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Imagine a woman who can cook a seven course meal with a beatific smile plastered on her face! She breaks into an aria when her kid comes back home in soiled clothes. Cleaning utensils is her lifelong passion. She scours and scrubs from morn to noon and still manages to look like a million bucks and dance like Kareena Kapoor. Her occasional back pain is taken care of by MOOV massaged lovingly by the husband. Next morning she’s up at five – lovingly rolling out mooli paranthas for her family.
We don’t want to be that woman, we want that woman. So much, that we are willing to change our sexual preferences, make her our own and live happily ever after. But don’t we all know such a woman is more a fantasy of an ad maker who is pimping the all new healthy cooking oil made from soybean?
In reality women hate housework and will do anything to avoid it. Why! we are even willing to go to work and put up with a boss whose evil machinations will put even a Shakti Kapoor to shame.
In fact, I suspect most married women go to office either to avoid their MIL’s or mind numbingly boring chores. I mean, who in their right mind would prefer spending this gift called life, grating cabbage, stewing lentils and cleaning cobwebs while hanging precariously from a stool!
Had Marie Curie been more interested in baking rather than flirting with danger in her lab, would she ever have discovered Radium? Had a certain Mrs Gandhi been more focussed on perfecting the recipe for Spaghetti Bolognese, it would have been impossible for her to promote her son and remote control an entire nation!
The truth is household chores are the greatest obstacle between a woman and greatness. I have a deep suspicion that they were created to prevent us from contemplating on the truths and falsities of life.
Little wonder, behind every successful and happy man is a hardworking woman and behind every successful and happy woman is a hardworking maid.
In India we have the luxury of being a true blue Memsahib. Delve on the true purpose of life while Maria takes care of our hyper active kids who need a new activity every 20 minutes. Come home to a clean house, cooked meals after a hectic day at the mall. In the evening, as we run on the treadmill, we wonder aloud why we are still putting on so much weight.
An Indian woman’s biggest fear is being deserted by her maid. In fact, if given a choice she’ll readily choose her housemaid over her husband. Yes, we love her that much.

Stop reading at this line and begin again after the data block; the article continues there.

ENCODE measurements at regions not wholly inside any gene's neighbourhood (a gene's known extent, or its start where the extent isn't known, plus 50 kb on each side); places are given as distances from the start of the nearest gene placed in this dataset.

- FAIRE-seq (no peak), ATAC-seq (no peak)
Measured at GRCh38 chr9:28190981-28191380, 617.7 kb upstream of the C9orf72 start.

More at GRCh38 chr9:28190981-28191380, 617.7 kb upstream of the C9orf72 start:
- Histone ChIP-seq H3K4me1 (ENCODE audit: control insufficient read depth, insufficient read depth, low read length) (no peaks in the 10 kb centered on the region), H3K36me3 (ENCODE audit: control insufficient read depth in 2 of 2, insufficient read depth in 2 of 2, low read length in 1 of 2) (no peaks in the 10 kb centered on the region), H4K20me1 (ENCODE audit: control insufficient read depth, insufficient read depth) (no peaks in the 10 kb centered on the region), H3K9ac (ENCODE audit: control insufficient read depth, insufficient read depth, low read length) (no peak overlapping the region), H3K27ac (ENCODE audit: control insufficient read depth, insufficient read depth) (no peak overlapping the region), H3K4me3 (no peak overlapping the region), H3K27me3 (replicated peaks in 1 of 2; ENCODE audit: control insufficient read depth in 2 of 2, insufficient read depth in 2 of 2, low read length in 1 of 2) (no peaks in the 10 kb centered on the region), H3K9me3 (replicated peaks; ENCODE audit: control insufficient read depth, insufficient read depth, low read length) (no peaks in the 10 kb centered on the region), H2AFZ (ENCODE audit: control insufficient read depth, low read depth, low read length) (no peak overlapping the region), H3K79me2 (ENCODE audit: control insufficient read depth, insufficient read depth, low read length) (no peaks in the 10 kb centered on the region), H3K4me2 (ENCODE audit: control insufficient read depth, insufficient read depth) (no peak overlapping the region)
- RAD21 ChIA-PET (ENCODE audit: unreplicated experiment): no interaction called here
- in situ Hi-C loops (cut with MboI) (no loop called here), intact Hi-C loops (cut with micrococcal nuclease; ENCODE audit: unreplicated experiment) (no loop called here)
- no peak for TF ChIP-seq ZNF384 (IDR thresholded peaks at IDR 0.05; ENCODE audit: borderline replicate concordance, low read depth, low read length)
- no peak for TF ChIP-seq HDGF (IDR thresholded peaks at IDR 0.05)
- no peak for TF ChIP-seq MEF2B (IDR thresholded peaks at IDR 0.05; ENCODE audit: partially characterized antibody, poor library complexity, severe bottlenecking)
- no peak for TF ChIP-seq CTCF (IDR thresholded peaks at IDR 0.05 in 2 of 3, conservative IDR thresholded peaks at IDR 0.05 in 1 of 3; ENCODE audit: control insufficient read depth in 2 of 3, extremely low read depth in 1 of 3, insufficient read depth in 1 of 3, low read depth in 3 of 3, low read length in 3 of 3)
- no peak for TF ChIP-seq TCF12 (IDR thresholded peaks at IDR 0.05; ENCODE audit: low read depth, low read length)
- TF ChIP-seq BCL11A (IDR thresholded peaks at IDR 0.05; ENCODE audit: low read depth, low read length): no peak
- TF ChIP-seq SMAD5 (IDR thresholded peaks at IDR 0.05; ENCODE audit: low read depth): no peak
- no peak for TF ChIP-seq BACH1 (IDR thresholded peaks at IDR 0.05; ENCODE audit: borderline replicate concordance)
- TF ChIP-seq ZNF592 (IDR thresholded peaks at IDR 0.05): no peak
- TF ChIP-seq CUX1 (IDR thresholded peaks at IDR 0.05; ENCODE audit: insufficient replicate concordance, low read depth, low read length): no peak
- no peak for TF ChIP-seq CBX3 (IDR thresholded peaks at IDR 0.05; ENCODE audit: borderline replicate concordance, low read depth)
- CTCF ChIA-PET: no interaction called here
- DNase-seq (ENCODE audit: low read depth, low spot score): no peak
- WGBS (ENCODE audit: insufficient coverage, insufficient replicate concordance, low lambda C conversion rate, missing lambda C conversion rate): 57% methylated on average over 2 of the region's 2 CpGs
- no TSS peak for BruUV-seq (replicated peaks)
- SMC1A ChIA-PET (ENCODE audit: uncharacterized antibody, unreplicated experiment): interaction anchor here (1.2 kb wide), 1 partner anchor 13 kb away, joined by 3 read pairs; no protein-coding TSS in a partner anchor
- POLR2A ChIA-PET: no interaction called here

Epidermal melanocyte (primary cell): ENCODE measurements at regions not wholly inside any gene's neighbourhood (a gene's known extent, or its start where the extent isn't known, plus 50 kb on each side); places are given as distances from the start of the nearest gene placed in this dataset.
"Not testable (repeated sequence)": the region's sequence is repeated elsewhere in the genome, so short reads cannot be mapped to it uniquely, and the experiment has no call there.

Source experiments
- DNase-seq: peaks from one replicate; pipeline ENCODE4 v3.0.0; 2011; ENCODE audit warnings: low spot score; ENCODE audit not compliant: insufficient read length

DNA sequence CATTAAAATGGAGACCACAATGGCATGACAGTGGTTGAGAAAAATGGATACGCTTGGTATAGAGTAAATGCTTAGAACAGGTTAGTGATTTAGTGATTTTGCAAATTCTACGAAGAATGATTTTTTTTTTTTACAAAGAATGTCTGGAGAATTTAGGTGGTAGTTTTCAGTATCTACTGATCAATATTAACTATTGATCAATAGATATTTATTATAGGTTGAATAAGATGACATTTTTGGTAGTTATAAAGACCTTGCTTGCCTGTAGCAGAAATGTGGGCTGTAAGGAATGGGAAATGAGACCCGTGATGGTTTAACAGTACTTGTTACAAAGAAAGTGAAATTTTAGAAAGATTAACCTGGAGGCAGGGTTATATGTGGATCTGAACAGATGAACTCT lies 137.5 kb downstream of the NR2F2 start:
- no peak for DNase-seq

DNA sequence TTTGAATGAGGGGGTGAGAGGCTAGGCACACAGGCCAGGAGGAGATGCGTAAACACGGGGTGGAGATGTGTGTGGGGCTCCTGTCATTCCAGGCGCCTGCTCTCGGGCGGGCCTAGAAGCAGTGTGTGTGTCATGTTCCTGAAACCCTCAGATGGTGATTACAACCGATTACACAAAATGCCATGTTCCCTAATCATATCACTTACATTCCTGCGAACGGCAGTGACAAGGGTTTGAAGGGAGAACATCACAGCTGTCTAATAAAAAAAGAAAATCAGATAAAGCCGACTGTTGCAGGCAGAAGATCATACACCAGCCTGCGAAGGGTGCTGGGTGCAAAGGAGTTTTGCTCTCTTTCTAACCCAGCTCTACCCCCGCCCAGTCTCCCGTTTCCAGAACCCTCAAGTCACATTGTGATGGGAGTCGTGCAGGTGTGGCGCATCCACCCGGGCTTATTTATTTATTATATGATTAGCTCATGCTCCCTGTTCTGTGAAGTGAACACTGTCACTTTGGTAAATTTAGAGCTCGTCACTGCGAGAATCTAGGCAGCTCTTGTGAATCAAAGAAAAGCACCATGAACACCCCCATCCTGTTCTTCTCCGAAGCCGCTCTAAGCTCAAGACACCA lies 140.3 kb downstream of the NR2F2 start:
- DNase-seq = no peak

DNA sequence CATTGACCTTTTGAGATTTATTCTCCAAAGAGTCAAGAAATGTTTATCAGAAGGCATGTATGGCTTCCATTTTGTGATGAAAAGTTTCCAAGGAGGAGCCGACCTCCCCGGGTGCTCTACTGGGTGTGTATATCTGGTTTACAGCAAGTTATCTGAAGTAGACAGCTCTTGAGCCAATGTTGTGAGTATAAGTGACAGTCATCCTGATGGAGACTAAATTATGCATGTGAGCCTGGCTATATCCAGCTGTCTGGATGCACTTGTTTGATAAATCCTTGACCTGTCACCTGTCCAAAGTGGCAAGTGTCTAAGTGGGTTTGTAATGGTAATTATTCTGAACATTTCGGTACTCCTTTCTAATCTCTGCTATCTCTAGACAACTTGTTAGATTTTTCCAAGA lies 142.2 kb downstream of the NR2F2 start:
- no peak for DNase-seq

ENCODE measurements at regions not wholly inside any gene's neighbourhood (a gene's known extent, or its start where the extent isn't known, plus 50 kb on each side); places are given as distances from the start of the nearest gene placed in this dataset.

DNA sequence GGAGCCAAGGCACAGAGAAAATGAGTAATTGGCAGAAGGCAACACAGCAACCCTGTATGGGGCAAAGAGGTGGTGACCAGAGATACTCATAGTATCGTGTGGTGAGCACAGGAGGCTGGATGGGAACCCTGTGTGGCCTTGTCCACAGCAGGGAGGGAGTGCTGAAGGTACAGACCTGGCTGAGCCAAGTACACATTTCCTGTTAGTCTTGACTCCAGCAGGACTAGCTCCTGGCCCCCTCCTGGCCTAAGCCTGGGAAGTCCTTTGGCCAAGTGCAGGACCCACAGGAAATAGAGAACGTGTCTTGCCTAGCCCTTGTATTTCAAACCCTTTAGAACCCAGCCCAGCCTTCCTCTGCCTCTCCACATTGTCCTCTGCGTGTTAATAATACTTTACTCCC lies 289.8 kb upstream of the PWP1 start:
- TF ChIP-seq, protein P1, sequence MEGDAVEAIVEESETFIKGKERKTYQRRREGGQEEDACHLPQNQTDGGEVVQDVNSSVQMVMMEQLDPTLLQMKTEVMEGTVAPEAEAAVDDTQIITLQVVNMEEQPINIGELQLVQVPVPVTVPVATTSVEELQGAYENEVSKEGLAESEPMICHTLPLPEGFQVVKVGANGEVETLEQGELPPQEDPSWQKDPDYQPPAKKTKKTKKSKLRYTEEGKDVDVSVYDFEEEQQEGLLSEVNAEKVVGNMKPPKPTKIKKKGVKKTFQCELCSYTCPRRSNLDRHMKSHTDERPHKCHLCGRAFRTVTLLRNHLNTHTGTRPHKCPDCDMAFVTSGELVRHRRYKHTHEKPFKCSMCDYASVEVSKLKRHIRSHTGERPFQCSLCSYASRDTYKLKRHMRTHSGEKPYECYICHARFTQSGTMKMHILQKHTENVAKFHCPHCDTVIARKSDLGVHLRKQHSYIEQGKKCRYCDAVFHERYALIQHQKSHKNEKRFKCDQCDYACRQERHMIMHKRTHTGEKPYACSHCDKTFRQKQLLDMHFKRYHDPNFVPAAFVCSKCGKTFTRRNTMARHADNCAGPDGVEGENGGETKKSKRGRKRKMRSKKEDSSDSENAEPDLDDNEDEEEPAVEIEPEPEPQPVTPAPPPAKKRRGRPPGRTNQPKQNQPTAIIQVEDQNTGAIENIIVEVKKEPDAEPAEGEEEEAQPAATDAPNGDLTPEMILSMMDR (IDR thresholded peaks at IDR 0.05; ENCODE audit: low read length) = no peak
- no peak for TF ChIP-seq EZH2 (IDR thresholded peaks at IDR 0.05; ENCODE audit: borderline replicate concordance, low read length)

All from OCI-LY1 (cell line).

I was preparing myself to live out my worst nightmare when we were about to move to a foreign land across seven seas. The first two weeks were terrible – of having to cook and clean. It didn’t help that I’m blessed with a vision that can spot even the minutest speck of dust/hair on the carpet and floors. I would often accuse my husband of shedding too much hair. I was missing the luxury of home delivery. As I walked long distances lugging heavy bags of groceries, fearing that my arms will come out their sockets, any minute, I would do a quick re-enactment in my head, imagining myself writhing in agony, trying to make a phone call help using my toe nails.
Coming home dead-tired and famished only to realize there was no warm meal waiting for me. Cooking with unfamiliar ingredients, alien looking knobs, spending one hour trying to figure how to make the exhaust work! One balmy afternoon, it reached a crescendo and I burst into tears.
From a desi Mem, I had now become a videshi maid.
It’s been a month of my maid-less existence. Time for me is a luxury now. But strangely I’ve never felt better. Back home my moods were dictated by their tantrums, my routine governed by their schedule. From morning to noon I was running in and out of the house, to make sure I was home to open the door for my helps. My idea of a bad morning was the cleaning lady taking the day off. I would turn a blind eye to chipped glasses, non-stick pans scrubbed clean off their coating, oversalted curries, runny daal, all for the sake of my peace of mind. What’s more I was constantly making up excuses on their behalf. Her husband beats her up every weekend, so what if she broke the new tea-pot. She’s a cook, not a Masterchef contestant!
It was as if I had become a slave to the convenience of having a help.
Now, I work hard, cuss harder as I manage the house. But you know what, I am eating what I like and not what my cook is capable of preparing. I can walk out of the house anytime to meet my brand new friends, explore the city on my own, walk on the riverfront, the wind blowing through my sparse hair , walk in to the bank and scream – David! Where’s my credit card!
In Gurgaon, all I needed to do was make a phone call.
Does it mean I’m championing the cause of slavery to household tasks? Absolutely not. It’s about knowing that happiness should not be a slave to an orderly house. Believing that a pile of dirty dishes can wait a few more hours so that the husband can clean them when he gets back …
It’s about working on a state of mind that won’t let a dirty house mess with it.
If Lord Buddha had to keep the house clean, chop vegetables and throw the garbage, he wouldn’t have had the time to escape to the forest to seek enlightenment under the Bodhgaya tree and invent a new religion!
So, why should I let laundry come between greatness and me?